By Bruce Barker, P.Ag.
Pulse crops take up and remove large amounts of nitrogen, phosphorus, and potassium with lesser amounts of sulphur (Table 1).
A well-inoculated pulse crop can fix the majority of its nitrogen requirements but for phosphorus, potassium, and Sulphur, the plant relies on nutrients in the soil or as added fertilizer. Pulse crops are sensitive to seed-placed fertilizer and tolerances by crop are outlined in Table 2. Placing too much fertilizer in the seed row can affect germination and emergence, which can reduce the plant stand to levels where yield will not be optimized.
Because pulse crops are sensitive to large amounts of seed-placed fertilizer, growers should consider other options such as side-banding or pre-seed banding where high rates are needed.
Monoammonium phosphate fertilizer (11-52-0) has a low salt index and is the most common fertilizer phosphorus source applied on the Prairies. Safe rates are based on this granular fertilizer.
Table 1. Pulse Crop Nutrient Uptake and Removal Rates (lb/ac)
|Peas1 50 bu/ac||Uptake||138 – 168||38 – 46||123 – 150||11 – 14|
|Removal||105 – 129||31 – 38||32 – 39||6 – 7|
|Lentils1 30 bu/ac||Uptake||82 – 101||22 – 27||69 – 84||8 – 10|
|Removal||55 – 67||17 – 20||29 – 36||4 – 5|
|Faba Beans1 50 bu/ac||Uptake||257 – 314||89 – 108||229 – 280||12 – 15|
|Removal||154 – 188||55 – 67||47 – 57||6 – 8|
|Chickpeas2 1,200 lb/ac||Uptake||55||10||59||–|
|Soybeans3 35 bu/ac||Uptake||160 – 200||28 – 35||84 – 155||12|
|Removal||130 – 140||28 – 30||48 – 50||4|
|Dry Beans4 1,600 lb/ac||Uptake||75||22||63||5|
1 Canadian Fertilizer Institute Western Canada
2 IPNI Nutrient uptake and removal, 2014
3 Manitoba Soil Fertility Guide
4 Canadian Fertilizer Institute Eastern Canada
Saskatchewan guidelines for safe rates of seed-placed fertilizer are based on research conducted in Saskatchewan. For pulse growers, following local guidelines is recommended. The recommended rates for phosphorus fertilizer are based on a one-inch opener spread, nine-inch row spacing, and good to excellent soil moisture conditions (10 to 15 per cent seedbed utilization).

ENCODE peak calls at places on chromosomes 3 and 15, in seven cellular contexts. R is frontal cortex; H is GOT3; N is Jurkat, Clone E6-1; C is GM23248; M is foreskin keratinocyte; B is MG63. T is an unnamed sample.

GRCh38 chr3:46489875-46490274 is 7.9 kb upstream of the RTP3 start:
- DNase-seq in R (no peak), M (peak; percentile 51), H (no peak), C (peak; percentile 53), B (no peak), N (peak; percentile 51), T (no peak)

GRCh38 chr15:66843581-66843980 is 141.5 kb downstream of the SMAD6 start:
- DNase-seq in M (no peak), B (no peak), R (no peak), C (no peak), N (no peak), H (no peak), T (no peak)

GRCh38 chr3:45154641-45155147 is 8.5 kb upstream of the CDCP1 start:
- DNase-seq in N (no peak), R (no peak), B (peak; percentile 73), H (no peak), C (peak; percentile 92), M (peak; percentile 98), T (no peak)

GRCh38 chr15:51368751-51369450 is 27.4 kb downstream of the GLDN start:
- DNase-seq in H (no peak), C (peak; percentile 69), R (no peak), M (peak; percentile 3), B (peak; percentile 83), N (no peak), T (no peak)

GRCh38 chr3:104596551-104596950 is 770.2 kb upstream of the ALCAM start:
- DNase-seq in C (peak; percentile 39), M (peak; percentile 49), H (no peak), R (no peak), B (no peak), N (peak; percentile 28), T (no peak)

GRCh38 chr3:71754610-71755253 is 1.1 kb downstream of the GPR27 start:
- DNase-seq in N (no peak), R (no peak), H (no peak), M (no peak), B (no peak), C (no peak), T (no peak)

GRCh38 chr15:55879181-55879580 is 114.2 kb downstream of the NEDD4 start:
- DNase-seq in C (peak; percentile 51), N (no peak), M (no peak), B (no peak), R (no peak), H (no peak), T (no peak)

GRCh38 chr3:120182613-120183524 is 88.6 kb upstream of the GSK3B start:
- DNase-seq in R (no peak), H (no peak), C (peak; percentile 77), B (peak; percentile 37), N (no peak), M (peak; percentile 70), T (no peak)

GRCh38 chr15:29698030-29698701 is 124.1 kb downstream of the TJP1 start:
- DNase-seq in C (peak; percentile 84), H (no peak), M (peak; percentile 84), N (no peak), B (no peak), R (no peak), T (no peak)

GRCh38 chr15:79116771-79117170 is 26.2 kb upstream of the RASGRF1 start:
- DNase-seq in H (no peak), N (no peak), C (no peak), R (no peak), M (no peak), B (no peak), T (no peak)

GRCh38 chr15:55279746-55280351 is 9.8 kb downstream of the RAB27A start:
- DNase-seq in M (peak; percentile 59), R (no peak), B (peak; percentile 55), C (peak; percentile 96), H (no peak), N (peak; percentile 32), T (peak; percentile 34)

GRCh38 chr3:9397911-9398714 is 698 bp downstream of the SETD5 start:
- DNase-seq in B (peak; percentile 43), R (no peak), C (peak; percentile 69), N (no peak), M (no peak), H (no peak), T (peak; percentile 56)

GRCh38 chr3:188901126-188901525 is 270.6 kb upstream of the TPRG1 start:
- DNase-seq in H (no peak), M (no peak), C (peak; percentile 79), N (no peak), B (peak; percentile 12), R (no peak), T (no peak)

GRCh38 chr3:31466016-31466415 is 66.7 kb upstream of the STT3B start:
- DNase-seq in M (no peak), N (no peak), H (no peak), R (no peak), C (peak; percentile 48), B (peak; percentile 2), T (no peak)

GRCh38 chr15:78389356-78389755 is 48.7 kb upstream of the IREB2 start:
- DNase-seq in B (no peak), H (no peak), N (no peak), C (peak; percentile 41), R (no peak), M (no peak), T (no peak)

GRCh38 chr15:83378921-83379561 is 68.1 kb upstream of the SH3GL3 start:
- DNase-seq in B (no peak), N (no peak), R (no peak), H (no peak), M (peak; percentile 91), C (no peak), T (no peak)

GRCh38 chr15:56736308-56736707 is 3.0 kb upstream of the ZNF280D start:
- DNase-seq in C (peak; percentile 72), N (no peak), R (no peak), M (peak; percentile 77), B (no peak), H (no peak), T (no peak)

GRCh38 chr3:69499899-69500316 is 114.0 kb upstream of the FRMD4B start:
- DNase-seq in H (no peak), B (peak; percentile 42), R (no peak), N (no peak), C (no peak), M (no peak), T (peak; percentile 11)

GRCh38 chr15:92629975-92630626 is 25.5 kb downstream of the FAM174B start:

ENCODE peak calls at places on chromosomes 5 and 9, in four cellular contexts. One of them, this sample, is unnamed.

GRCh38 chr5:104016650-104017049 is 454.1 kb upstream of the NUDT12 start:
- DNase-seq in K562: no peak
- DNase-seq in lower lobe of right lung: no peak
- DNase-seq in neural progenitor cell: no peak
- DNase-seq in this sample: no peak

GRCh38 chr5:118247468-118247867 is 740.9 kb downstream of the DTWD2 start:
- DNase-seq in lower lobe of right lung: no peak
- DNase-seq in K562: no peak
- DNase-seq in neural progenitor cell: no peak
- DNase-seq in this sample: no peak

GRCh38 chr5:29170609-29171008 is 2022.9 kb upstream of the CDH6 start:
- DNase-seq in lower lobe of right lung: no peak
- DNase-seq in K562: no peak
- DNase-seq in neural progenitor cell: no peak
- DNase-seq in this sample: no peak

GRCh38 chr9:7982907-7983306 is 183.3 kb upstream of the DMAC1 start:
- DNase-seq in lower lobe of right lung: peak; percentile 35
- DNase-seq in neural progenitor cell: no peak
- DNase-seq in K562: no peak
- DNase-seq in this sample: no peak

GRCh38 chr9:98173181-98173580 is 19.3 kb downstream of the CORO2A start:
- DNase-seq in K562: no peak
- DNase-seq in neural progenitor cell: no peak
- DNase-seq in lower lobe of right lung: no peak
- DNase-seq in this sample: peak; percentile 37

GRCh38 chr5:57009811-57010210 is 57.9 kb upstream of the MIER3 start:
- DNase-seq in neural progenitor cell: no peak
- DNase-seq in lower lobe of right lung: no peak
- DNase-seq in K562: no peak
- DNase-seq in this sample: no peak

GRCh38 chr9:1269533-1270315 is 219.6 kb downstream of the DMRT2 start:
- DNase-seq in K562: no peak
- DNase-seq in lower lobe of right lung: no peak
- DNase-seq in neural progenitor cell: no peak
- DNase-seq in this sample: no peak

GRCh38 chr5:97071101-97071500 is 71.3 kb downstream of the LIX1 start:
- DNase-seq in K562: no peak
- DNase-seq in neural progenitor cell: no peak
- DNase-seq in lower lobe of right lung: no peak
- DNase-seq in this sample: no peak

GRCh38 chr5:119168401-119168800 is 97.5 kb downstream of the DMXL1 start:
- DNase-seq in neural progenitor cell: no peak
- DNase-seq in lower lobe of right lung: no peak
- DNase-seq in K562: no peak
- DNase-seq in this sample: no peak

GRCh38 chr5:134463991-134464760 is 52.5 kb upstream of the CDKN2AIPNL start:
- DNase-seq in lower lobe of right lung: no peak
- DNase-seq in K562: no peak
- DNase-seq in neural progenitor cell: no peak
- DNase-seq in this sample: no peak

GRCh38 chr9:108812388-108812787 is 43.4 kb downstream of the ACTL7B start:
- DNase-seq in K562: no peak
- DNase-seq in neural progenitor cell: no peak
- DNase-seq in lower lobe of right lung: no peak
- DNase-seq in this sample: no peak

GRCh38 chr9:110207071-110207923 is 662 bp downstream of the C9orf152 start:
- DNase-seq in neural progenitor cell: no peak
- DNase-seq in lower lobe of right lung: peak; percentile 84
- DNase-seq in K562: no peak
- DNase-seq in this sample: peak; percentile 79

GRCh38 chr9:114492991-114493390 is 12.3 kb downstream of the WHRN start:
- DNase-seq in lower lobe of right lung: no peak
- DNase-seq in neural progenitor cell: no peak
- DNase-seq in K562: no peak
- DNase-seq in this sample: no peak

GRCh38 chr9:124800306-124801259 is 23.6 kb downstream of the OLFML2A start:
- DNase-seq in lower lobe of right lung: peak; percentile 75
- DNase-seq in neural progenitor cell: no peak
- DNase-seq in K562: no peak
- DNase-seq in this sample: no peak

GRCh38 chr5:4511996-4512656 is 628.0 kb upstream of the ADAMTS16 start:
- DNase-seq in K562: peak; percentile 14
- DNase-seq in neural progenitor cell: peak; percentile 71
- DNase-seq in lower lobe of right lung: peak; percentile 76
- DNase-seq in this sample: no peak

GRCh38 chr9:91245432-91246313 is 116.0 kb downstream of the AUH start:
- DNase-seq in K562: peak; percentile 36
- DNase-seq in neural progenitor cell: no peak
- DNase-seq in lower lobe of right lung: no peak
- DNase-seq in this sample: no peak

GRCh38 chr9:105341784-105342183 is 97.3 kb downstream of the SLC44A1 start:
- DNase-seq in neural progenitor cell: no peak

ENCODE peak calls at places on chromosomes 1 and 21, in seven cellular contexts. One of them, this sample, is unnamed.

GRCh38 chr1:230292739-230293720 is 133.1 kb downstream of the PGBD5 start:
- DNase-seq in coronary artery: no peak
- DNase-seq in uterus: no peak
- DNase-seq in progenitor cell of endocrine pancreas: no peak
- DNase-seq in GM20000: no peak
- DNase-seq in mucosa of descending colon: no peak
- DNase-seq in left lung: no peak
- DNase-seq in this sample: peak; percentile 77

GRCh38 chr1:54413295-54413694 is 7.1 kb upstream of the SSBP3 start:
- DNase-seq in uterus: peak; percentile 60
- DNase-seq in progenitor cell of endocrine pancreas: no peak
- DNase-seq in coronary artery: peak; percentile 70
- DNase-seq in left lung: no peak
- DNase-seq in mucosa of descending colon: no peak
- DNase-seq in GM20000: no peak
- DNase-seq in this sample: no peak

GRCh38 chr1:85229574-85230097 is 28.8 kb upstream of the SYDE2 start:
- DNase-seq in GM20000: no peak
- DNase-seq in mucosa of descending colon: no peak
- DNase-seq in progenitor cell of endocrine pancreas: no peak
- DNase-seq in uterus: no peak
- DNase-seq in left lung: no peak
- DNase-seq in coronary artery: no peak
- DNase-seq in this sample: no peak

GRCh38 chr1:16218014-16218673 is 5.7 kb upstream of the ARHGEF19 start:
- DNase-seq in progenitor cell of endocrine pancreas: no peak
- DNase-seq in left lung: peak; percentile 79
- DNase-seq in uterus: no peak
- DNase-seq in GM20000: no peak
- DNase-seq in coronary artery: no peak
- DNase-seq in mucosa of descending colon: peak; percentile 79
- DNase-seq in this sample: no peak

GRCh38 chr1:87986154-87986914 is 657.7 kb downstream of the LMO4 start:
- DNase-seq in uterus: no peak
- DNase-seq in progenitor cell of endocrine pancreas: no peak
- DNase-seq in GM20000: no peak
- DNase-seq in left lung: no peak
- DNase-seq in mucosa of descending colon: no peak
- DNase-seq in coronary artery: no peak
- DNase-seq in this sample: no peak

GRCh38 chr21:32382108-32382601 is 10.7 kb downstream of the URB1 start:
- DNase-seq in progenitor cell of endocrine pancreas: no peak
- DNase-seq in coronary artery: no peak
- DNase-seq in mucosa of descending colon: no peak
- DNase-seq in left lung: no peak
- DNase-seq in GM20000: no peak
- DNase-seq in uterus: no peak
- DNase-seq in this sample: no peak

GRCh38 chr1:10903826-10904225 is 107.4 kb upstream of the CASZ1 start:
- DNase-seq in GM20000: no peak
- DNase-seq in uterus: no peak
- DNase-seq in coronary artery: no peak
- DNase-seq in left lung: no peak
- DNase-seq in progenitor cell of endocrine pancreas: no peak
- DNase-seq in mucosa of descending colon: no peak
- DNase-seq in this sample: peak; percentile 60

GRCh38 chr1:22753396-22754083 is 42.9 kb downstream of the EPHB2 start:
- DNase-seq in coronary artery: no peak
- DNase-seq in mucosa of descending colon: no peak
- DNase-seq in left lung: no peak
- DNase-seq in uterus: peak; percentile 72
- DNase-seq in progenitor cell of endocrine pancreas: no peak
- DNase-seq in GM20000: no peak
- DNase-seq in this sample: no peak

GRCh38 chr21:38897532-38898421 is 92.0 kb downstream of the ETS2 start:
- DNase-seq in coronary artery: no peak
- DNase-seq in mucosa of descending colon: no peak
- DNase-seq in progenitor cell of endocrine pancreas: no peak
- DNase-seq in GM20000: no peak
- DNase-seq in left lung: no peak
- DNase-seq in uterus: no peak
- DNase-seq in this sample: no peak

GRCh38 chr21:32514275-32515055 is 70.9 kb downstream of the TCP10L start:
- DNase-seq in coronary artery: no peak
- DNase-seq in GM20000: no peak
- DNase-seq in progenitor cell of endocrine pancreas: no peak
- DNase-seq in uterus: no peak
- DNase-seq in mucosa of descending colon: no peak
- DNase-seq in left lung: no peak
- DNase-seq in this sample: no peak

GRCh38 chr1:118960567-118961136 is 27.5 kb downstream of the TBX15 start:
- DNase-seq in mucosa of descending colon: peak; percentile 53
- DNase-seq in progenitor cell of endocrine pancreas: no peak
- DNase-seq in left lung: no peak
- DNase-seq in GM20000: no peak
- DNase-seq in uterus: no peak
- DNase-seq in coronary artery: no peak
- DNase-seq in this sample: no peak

To determine the rates of seed-placed fertilizer phosphorus for a fertilizer product such as 11-52-0, divide the actual rate of phosphorus by the percentage of phosphorus in the fertilizer (0.52) to get the pounds per acre rate of 11-52-0 fertilizer. For example, 15 pounds of actual phosphorusdivided by 0.52 equals 29 pounds of 11-52-0 fertilizer.
Safe rates of liquid phosphorus 10-34-0 have not been developed. Rates are highly dependent on the proximity of the liquid stream to the seed. Good separation between the liquid fertilizer and seed should be achieved.
A seed-applied inoculant based on a naturally occurring fungus (Penicillium bilaii) that grows on plant roots and makes residual soil phosphorus more available is registered on peas, lentils, soybeans, dry beans, and chickpeas. When used on soils testing low or medium in phosphorus, accompanying fertilizer phosphate rates should not be reduced. On high to very high phosphorus testing soils, a phosphorus solubilizing inoculant may be used in place of the starter phosphate fertilizer. However, these inoculants only allow the crop to access smaller amounts of phosphorus and should not be used to replace phosphorus fertilization programs.
A major factor in determining safe seed-placed fertilizer rates is seedbed utilization. Saskatchewan Ministry of Agriculture (SMA) defines seedbed utilization as the amount of the seedbed over which the fertilizer has been spread. Seedbed utilization reflects the relative concentration of the fertilizer.
Seedbed utilization is the width of spread of fertilizer and seed in the seedrow divided by the row spacing multiplied by 100. For example, six-inch row spacing with seed and fertilizer spread over two inches, the SBU would be 2 ÷ 6 x 100 = 33 per cent. A one-inch opener on nine inch row spacing would have 11 per cent seedbed utilization.